Paul Johnson-3
In reply to this post by Joseph Eisenberg
On Sat, Aug 10, 2019 at 3:26 AM Joseph Eisenberg <[hidden email]> wrote:
trunk - connects cities to cities ("National Roads")
primary - connects a town to a city or another town
secondary - connects a village to a town/city or another village
tertiary - connects a hamlet to a village/town or another hamlet
unclassified - connect farms / isolated dwellings to a hamlet/vilage
or another farm.

I'm pretty sure NE2 already tried forcing this once and it went approximately nowhere because it turns out there's more country-to-country nuance than that.

I'm all for adding additional and country-specific tags for highway, so that these British-specific ones can continue to work there and I'd be open to, say, getting highway= values like freeway, expressway, urban_arterial, etc, that map nicely to the US.  But, trying to remap the consensus to existing British-specific tag values is going to be a harder battle.

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Re: Classifying roads from Trunk to Tertiary and Unclassified

Peter Elderson
I'm sure the hierarchy trunk/primary/secondary/tertiary/<something_else>/residential with a side of service types is general enough that all countries can map their own system to it. I feel no need to force any country's own system upon any other country, or to make it the same all over the world. 

If mapping tools map "dunno" to highway=road and <something_else> to highway=unclassified, I would applaud that. If renderers would consider mapping quaternary same as unclassified, I would applaud that. If this list could reach consensus for this preferred tagging and some commitment to getting it straight in a few OSM-significant countries, I'm sure renderers, mapping tools and checking tools will consider implementing it.

Vr gr Peter Elderson


Op zo 11 aug. 2019 om 19:40 schreef Paul Johnson <[hidden email]>:
On Sat, Aug 10, 2019 at 3:26 AM Joseph Eisenberg <[hidden email]> wrote:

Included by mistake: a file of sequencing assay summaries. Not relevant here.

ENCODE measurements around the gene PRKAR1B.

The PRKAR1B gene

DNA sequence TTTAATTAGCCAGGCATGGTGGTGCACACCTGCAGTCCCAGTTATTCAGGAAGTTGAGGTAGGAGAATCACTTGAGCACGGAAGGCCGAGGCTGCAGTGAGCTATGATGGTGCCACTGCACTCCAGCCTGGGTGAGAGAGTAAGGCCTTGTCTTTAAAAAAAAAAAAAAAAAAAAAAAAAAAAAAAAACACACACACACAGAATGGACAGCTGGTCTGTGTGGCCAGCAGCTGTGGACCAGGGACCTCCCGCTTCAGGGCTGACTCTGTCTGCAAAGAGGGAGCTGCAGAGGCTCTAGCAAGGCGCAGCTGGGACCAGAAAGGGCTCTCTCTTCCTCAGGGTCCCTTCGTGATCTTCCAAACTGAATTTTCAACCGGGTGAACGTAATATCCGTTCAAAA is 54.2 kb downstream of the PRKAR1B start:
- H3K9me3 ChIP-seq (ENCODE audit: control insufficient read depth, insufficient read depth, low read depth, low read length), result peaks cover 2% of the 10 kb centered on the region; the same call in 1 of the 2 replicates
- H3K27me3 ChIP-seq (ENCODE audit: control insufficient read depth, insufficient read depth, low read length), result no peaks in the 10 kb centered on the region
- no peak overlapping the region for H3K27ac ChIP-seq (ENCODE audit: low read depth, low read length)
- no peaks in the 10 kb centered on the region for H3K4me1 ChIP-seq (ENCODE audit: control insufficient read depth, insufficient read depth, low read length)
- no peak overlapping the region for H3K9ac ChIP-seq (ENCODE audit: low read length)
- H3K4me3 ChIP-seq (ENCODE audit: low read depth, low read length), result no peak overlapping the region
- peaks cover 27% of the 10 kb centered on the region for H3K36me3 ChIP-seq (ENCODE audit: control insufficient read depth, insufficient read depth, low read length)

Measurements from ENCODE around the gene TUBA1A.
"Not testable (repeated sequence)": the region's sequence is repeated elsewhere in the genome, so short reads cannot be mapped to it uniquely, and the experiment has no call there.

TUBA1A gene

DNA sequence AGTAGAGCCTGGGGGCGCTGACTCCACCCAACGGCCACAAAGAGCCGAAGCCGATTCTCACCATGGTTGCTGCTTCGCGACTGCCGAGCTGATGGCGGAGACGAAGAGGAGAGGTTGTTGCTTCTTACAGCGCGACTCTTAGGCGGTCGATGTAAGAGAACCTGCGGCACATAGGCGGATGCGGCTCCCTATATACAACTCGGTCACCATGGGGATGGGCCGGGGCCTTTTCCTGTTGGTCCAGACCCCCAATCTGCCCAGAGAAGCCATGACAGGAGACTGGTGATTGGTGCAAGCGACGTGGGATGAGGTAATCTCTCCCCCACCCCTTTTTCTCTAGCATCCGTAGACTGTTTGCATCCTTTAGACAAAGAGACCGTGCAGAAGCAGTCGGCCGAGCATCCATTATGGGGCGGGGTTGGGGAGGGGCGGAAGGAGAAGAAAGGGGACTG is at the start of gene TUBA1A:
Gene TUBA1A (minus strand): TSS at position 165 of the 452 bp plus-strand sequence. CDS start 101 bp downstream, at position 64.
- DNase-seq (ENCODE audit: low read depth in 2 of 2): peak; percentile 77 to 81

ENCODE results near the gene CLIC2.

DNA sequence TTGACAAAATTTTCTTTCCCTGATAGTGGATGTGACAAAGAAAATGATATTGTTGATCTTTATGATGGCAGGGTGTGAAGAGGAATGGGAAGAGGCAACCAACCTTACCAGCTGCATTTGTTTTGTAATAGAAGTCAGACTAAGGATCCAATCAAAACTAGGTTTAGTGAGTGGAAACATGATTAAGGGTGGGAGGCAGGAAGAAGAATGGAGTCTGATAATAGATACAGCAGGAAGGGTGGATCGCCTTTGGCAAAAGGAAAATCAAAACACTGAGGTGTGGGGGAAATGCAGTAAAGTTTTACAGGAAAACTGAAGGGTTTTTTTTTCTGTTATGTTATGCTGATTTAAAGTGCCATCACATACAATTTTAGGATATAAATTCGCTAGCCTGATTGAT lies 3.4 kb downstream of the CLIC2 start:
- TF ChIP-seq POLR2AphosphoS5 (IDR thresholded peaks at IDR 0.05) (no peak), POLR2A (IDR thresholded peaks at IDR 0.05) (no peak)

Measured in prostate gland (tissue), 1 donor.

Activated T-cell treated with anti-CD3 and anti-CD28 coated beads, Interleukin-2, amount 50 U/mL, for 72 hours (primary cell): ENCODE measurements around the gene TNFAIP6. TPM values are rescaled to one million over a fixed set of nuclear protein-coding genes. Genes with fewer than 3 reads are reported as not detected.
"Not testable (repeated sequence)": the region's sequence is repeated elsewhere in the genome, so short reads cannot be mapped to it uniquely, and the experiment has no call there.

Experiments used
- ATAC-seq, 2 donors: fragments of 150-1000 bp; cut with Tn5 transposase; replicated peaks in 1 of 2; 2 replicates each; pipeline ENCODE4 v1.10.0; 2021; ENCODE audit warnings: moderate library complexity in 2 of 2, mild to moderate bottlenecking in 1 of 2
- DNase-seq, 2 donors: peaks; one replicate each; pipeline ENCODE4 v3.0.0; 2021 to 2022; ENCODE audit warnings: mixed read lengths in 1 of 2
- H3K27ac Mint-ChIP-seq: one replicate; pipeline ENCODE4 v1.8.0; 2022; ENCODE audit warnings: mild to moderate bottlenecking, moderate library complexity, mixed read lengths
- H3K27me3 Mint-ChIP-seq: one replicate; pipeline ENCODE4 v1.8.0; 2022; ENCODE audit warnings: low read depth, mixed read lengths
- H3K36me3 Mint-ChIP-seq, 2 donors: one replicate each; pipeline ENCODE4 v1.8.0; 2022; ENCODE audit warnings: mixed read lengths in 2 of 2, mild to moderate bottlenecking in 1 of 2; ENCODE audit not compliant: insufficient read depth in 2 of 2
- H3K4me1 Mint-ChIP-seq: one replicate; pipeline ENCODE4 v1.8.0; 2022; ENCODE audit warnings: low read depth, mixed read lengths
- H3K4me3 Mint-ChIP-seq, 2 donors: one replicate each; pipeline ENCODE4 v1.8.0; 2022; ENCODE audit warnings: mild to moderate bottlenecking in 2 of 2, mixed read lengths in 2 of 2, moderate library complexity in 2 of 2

trunk - connects cities to cities ("National Roads")
primary - connects a town to a city or another town
secondary - connects a village to a town/city or another village
tertiary - connects a hamlet to a village/town or another hamlet
unclassified - connect farms / isolated dwellings to a hamlet/vilage
or another farm.

I'm pretty sure NE2 already tried forcing this once and it went approximately nowhere because it turns out there's more country-to-country nuance than that.

I'm all for adding additional and country-specific tags for highway, so that these British-specific ones can continue to work there and I'd be open to, say, getting highway= values like freeway, expressway, urban_arterial, etc, that map nicely to the US.  But, trying to remap the consensus to existing British-specific tag values is going to be a harder battle.
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Re: Classifying roads from Trunk to Tertiary and Unclassified

Paul Johnson-3
On Sun, Aug 11, 2019 at 1:35 PM Peter Elderson <[hidden email]> wrote:
I'm sure the hierarchy trunk/primary/secondary/tertiary/<something_else>/residential with a side of service types is general enough that all countries can map their own system to it. I feel no need to force any country's own system upon any other country, or to make it the same all over the world. 

I largely agree.  I wouldn't mind country-specific values similar to the advantage that the UK has on this as previously stated, then let the wiki work out what counts as largely equivalent in character for the renderers to work with.  I feel like that would help a lot on the front and back end of it.

If mapping tools map "dunno" to highway=road and <something_else> to highway=unclassified, I would applaud that. If renderers would consider mapping quaternary same as unclassified, I would applaud that. If this list could reach consensus for this preferred tagging and some commitment to getting it straight in a few OSM-significant countries, I'm sure renderers, mapping tools and checking tools will consider implementing it.